In democracies, voting during elections is one way to measure political participation and gives a signal of the public’s approval and support or otherwise specifically of the government of the day, but more generally of the system of governance. Voter apathy or eligible voters not coming out to vote on Election Day is a regressive revolt against the broader interest and aspirations of democracy. It is also signals that people are voting with their feet to register their discontent with government and the general direction of governance of their country. The lack of interest among eligible voters to come out and cast their votes especially in the strong-hold of the NDC and the swing regions was as a result of the perceived lack of development in the region or poor living conditions. A party in government has the enormous responsibility of ensuring that development is equitably distributed across the country. However, if a region or group feels they don’t have their fair share of the development projects, they tend to vote against the ruling party.
The effect of this is twofold: First, people will not turn out to vote at all, and second, the ruling party (in this case the NDC) is more likely to have lost more votes as a result of voter apathy than the NPP. From the above data, it can be argued that the NDC lost the 2016 elections because of apathy in its strongholds, especially the Volta Region where the party lost 121,436 votes in 2016. What makes this important to probe further is the fact that the loss of votes by the NDC in the Volta region did not translate into gains for the NPP. Thus, it is tempting to conclude that potential NDC voters just decided not to vote because they were dissatisfied with the performance of the NDC government. At the same time, while they failed to vote massively for the NDC, they did not also vote for the NPP.
For instance in the Ketu South constituency, the NDC got 81,880 votes in 2012 but that figure was slashed to 50,648 in 2016 representing 38% lost between the two elections. Yet, the over 30,000 people in the Ketu South who did not vote for the NDC did not vote for the NPP either. The NPP got 5,165 and 5,885 votes in 2012 and 2016 respectively. Similar thing occurred in Ho Central constituency where the NDC got 62,363 votes in 2012 but that figure was reduced to only 24,363 in 2016.
This relates to two of the proposed explanations to the missing vote – either those voters genuinely exist but failed to vote in 2016 as a sign of dissatisfaction with the government’s performance, or they are ghost names or foreigners who could not find their way into the ballot box in 2016 due to the strengthening of the electoral processes. Whatever the true cause, such significant reduction in votes in a four-year period should be a source of worry to the NDC party considering the high approval rating the party has enjoyed in Volta Region generally and specific constituencies like the Ketu South since 1992.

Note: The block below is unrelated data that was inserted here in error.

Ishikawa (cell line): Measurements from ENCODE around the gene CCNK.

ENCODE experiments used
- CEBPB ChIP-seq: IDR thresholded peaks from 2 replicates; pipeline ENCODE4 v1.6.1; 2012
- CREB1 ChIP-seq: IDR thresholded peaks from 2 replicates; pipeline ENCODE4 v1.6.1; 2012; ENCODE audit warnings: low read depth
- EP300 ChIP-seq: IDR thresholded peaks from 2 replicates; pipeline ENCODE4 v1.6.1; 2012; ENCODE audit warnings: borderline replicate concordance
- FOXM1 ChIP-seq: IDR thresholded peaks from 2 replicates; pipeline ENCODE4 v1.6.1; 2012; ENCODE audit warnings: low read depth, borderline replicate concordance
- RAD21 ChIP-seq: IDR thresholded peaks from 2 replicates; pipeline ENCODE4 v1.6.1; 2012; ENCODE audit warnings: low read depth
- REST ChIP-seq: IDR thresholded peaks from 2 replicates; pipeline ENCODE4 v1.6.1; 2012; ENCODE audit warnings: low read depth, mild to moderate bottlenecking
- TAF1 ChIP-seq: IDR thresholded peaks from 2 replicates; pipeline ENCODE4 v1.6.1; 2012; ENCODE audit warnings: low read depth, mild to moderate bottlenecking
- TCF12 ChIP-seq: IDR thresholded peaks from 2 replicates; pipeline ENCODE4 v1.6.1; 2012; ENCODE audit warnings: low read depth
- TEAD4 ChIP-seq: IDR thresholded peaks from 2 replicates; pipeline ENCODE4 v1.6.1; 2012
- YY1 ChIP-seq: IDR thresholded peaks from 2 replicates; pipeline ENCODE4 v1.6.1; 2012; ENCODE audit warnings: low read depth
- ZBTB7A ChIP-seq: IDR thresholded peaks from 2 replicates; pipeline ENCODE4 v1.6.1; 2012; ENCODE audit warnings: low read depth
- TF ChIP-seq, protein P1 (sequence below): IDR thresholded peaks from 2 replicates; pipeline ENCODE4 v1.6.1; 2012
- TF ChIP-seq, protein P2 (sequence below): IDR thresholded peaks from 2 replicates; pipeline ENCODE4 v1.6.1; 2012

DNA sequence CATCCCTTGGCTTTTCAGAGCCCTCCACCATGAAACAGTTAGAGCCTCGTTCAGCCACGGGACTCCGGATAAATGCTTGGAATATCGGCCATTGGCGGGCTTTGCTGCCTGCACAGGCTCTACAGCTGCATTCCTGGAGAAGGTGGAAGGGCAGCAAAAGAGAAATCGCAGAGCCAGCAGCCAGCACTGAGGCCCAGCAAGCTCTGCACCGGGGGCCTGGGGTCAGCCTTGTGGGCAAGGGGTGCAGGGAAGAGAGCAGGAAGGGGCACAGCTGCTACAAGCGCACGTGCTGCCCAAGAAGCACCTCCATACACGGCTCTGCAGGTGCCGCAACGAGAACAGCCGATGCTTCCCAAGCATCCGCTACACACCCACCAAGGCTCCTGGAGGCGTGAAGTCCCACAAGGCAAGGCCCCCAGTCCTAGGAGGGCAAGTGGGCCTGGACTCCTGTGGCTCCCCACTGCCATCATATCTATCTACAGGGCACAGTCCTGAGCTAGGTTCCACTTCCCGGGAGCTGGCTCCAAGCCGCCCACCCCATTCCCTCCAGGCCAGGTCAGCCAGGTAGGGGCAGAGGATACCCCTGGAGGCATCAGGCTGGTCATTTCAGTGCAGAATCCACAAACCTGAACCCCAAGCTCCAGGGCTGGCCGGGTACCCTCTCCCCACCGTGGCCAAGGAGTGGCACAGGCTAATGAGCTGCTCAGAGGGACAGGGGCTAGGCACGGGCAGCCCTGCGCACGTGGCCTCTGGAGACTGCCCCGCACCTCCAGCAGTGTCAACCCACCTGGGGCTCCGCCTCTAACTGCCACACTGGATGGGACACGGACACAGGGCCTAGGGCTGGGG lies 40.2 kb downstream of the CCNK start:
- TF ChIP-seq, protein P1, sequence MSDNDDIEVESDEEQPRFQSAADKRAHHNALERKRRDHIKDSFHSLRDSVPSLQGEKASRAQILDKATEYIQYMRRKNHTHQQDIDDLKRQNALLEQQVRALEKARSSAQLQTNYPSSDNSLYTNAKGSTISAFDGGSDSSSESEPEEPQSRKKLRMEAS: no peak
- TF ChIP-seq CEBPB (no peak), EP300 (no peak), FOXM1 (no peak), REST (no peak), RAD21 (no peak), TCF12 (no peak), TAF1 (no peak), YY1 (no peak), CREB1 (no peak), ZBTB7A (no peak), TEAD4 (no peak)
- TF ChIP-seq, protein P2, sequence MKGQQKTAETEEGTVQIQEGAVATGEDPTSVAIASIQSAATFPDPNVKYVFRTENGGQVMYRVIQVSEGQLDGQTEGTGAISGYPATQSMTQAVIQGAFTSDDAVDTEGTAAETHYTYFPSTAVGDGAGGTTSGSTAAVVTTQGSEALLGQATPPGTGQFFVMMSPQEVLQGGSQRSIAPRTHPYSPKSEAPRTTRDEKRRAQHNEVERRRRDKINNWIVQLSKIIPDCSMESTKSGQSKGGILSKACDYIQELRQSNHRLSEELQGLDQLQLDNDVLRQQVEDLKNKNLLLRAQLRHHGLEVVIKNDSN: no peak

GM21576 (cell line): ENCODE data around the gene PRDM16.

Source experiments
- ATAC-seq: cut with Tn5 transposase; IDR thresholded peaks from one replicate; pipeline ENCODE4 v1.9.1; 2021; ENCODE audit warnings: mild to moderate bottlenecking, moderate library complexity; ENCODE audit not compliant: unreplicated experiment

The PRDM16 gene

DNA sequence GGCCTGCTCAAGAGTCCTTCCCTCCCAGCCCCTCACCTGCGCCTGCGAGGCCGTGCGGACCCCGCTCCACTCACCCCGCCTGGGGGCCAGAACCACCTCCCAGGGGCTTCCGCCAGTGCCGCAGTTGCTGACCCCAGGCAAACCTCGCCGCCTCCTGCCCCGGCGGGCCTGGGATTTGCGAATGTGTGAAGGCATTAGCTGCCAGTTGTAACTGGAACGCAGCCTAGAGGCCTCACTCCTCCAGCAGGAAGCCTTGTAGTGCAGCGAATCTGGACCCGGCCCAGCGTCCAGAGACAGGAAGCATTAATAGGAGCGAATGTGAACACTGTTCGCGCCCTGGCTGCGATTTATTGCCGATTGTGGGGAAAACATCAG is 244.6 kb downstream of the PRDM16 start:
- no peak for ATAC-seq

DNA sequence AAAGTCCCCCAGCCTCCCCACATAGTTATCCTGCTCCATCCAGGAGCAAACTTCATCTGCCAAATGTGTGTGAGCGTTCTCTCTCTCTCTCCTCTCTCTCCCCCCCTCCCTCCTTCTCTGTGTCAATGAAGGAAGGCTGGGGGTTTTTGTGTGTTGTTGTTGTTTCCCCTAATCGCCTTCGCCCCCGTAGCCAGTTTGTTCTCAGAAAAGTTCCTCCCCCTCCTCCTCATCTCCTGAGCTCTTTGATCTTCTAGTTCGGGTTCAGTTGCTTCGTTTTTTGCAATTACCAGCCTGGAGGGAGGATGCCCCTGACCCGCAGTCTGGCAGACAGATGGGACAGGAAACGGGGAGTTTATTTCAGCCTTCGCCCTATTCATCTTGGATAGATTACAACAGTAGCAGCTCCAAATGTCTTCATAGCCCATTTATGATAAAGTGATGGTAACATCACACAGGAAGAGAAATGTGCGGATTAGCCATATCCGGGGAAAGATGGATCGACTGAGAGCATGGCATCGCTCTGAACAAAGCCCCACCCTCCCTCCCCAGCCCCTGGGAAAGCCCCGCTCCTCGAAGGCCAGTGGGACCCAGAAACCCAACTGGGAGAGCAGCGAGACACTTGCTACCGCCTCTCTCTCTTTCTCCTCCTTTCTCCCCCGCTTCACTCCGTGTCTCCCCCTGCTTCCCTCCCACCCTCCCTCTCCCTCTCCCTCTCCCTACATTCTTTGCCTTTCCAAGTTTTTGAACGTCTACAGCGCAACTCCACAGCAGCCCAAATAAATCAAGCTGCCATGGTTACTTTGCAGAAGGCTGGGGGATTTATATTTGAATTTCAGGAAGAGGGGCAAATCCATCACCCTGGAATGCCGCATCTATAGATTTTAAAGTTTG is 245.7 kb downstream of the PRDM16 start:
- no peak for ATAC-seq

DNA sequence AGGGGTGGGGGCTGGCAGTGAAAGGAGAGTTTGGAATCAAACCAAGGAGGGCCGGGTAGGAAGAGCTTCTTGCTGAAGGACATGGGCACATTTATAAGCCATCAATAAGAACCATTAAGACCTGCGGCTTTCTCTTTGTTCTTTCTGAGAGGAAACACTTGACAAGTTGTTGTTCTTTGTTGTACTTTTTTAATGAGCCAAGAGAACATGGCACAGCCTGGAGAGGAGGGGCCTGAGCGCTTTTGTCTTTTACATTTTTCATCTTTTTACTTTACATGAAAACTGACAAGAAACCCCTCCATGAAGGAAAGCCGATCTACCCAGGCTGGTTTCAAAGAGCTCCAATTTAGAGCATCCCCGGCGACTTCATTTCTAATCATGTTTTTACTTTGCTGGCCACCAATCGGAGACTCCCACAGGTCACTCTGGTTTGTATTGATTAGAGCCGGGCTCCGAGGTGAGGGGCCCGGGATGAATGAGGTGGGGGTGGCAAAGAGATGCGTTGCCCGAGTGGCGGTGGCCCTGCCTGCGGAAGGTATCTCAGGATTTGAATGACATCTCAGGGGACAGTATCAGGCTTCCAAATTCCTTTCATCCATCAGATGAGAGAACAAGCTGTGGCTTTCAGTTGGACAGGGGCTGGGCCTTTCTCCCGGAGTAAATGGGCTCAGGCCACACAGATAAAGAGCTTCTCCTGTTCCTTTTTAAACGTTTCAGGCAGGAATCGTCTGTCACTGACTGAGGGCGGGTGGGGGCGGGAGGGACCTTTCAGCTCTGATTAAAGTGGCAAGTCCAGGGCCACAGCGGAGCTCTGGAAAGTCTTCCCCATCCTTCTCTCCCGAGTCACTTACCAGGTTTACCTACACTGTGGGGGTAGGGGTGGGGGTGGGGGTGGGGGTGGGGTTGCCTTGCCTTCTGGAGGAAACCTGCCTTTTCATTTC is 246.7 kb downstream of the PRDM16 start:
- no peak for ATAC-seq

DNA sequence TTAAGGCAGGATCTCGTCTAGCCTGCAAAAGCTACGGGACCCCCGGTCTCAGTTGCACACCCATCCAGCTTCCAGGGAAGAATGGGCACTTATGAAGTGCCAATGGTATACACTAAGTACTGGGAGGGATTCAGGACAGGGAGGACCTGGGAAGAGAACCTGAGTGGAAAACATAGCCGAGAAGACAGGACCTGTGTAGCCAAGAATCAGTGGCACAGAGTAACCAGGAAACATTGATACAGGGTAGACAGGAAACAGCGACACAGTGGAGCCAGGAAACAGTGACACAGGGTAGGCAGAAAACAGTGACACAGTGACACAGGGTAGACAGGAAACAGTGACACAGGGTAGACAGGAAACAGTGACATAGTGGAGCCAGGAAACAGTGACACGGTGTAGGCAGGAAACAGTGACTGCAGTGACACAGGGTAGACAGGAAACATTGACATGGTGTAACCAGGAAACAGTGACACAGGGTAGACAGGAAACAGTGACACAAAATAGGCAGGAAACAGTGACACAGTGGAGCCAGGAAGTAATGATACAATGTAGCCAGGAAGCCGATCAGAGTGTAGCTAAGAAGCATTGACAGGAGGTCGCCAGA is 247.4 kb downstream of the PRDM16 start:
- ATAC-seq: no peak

However, the NDC did not only lose significant votes in the Volta Region but also in other regions such as Greater Accra, Western and Ashanti. Even the NDC lost more votes in the Western and Greater Accra than the Volta Region. Though the NPP also lost about 20,000 votes in the Greater Accra region in 2016, the NDC lost over 213,000 votes in Greater Accra. Those voters did not necessarily vote for the NPP or other smaller parties. Again, in the Western Region the NDC lost over 126,000 votes in 2016 while the NPP got additional 57,000 votes. Whichever way you look at it, some votes in 2016 still remain unaccounted for from the 2012 turnout figures. An isolated reason which is very often not considered in such analysis is death – though there is little statistical data on the death rate in Ghana to buttress this point.
The 2016 general elections has by far been one of the fairest elections in Ghana since 1992. This can largely be attributed to the reforms instituted by the Electoral Commission before the elections. The results of the elections suggest about five million voters did not turn out to vote, a phenomenon which suggest some form of anomaly occurred during the compilation of the electoral register. However, the number of registered voters as a percentage of the adult population +18 is not very abnormal compared to other democracies on the continent. In other words, although there are challenges with the electoral register in Ghana, it is premature to narrow the challenge to a bloated register, especially as Ghana has a challenge with data generation or gathering.
However, from the foregoing analysis, it is suggestive the nearly five million voters who did not vote on Election Day can be accounted for by apathy and electoral fraud such as cases of multiple registration.
[The authors acknowledge Mr Tony Dogbe, Principal Consultant, PDA, and Mr Clement Sefa-Nyarko Research Manager, PDA, for providing useful information and comments on earlier drafts of this article.]
- Alexander Afram is Assistant Program Coordinator – Research and Kafui Tsekpo is Coordinator Advocacy and Communications at Participatory Development, a social development enterprise with over 15 years of organisational experience in research, facilitation, organisational development, policy analysis and advocacy.
GSS (2012). 2010 Population and Housing Census Final Results; available at http://www.statsghana.gov.gh/docfiles/2010phc/2010_POPULATION_AND_HOUSIN…
World Population Review (2016). Botswana population 2016. http://worldpopulationreview.com/countries/botswana-population/
The Economist Intelligence Unit (2016). Democracy Index 2015: Democracy in an age of anxiety. http://www.eiu.com/public/topical_report.aspx?campaignid=DemocracyIndex2015
The figures here as declared by the Electoral Commission is based on 271 constituencies out of 275. This is because at the time of the declaration on December 9, results from 4 constituencies were being contested and were excluded from the declaration and final analysis